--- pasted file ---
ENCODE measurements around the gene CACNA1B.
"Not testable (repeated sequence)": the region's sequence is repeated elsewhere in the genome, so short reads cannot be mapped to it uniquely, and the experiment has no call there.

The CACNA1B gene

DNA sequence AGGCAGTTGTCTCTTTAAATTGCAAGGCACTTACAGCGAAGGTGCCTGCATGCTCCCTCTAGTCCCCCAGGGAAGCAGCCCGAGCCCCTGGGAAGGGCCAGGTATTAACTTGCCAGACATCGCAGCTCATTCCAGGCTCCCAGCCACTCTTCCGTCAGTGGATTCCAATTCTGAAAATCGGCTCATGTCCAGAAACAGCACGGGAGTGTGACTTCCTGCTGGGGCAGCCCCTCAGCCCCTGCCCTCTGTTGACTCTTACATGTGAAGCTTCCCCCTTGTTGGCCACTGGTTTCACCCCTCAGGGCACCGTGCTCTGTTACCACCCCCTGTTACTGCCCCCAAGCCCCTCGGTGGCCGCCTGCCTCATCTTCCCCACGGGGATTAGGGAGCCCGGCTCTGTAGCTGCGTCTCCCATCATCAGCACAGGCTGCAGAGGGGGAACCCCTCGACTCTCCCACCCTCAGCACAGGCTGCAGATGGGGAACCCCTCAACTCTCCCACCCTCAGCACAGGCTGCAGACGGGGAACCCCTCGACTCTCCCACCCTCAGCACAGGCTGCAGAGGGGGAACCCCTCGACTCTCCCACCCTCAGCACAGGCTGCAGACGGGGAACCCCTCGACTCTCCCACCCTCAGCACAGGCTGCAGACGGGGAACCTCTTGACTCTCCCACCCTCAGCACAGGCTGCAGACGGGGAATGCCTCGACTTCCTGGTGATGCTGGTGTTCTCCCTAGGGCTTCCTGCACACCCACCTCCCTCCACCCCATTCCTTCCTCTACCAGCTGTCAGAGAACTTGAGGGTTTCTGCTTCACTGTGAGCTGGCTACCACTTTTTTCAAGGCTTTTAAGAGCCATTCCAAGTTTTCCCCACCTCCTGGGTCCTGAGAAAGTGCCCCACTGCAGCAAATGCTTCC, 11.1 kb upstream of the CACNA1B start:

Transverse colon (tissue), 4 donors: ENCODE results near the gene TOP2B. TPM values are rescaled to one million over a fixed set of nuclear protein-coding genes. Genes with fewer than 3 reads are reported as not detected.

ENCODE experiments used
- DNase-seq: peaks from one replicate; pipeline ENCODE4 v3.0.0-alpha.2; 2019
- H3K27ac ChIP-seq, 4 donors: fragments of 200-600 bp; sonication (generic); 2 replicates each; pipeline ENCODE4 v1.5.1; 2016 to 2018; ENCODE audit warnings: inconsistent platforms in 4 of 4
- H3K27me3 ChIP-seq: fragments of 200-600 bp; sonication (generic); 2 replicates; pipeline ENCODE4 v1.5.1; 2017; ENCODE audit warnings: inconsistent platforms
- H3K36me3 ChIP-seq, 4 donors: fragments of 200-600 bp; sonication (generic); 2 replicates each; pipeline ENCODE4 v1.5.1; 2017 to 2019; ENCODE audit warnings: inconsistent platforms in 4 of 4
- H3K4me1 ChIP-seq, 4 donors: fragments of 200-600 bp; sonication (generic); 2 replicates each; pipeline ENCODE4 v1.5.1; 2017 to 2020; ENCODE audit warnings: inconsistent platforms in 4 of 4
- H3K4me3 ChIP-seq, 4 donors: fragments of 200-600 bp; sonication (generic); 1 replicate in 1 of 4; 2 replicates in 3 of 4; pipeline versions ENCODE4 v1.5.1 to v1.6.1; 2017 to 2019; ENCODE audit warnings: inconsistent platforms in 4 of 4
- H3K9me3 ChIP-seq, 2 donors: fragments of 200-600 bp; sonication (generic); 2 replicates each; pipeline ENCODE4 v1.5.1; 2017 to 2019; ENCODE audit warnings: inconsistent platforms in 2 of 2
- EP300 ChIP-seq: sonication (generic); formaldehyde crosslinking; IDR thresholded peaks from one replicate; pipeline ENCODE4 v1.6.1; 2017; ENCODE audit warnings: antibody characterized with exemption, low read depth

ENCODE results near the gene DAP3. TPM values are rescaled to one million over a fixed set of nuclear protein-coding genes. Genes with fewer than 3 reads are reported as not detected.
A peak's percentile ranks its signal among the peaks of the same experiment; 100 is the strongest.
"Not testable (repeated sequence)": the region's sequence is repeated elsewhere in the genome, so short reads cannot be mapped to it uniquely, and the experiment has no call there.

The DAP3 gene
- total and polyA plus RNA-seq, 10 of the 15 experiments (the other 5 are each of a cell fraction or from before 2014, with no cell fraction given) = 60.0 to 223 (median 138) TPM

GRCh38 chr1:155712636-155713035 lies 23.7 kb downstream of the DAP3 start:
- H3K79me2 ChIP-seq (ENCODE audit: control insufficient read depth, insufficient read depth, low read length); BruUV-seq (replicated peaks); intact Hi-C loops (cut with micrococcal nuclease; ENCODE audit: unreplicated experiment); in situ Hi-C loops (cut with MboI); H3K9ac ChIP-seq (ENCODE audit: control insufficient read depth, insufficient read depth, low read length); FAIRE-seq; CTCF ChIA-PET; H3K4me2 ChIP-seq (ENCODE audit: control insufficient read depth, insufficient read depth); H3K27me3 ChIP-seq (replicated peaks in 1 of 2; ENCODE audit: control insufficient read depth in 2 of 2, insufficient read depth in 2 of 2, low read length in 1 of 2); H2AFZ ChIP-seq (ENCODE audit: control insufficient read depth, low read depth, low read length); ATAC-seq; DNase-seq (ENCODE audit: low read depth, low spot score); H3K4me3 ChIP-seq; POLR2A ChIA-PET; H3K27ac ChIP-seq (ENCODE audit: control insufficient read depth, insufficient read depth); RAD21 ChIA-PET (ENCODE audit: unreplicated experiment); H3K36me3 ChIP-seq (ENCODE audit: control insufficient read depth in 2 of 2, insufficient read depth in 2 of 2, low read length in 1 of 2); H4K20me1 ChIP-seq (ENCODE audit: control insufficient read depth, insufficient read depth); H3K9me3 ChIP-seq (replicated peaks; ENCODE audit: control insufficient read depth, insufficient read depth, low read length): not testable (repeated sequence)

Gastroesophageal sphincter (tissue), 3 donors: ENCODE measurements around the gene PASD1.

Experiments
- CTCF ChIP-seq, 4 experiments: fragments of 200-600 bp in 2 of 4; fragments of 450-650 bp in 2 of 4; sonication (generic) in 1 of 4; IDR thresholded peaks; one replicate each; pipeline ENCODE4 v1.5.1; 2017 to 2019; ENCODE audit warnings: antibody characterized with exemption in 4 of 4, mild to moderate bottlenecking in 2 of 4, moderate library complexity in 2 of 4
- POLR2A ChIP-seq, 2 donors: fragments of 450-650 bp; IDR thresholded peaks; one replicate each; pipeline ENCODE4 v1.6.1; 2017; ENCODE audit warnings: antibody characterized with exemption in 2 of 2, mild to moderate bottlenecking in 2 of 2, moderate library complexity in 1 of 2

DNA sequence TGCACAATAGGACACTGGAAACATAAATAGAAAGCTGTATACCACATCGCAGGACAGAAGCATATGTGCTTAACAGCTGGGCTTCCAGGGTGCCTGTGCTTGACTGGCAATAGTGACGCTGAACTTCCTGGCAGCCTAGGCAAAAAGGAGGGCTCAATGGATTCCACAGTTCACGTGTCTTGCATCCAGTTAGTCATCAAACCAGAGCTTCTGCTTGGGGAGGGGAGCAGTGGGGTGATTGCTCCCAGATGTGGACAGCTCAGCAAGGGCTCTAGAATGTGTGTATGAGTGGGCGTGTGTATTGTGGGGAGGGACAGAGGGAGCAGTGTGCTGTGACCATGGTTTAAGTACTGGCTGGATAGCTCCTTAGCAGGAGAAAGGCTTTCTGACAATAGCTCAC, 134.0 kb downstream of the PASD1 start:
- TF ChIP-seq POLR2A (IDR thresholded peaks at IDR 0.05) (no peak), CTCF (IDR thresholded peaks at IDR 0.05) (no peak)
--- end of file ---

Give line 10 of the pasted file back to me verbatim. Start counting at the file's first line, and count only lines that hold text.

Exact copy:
- H3K36me3 ChIP-seq, 4 donors: fragments of 200-600 bp; sonication (generic); 2 replicates each; pipeline ENCODE4 v1.5.1; 2017 to 2019; ENCODE audit warnings: inconsistent platforms in 4 of 4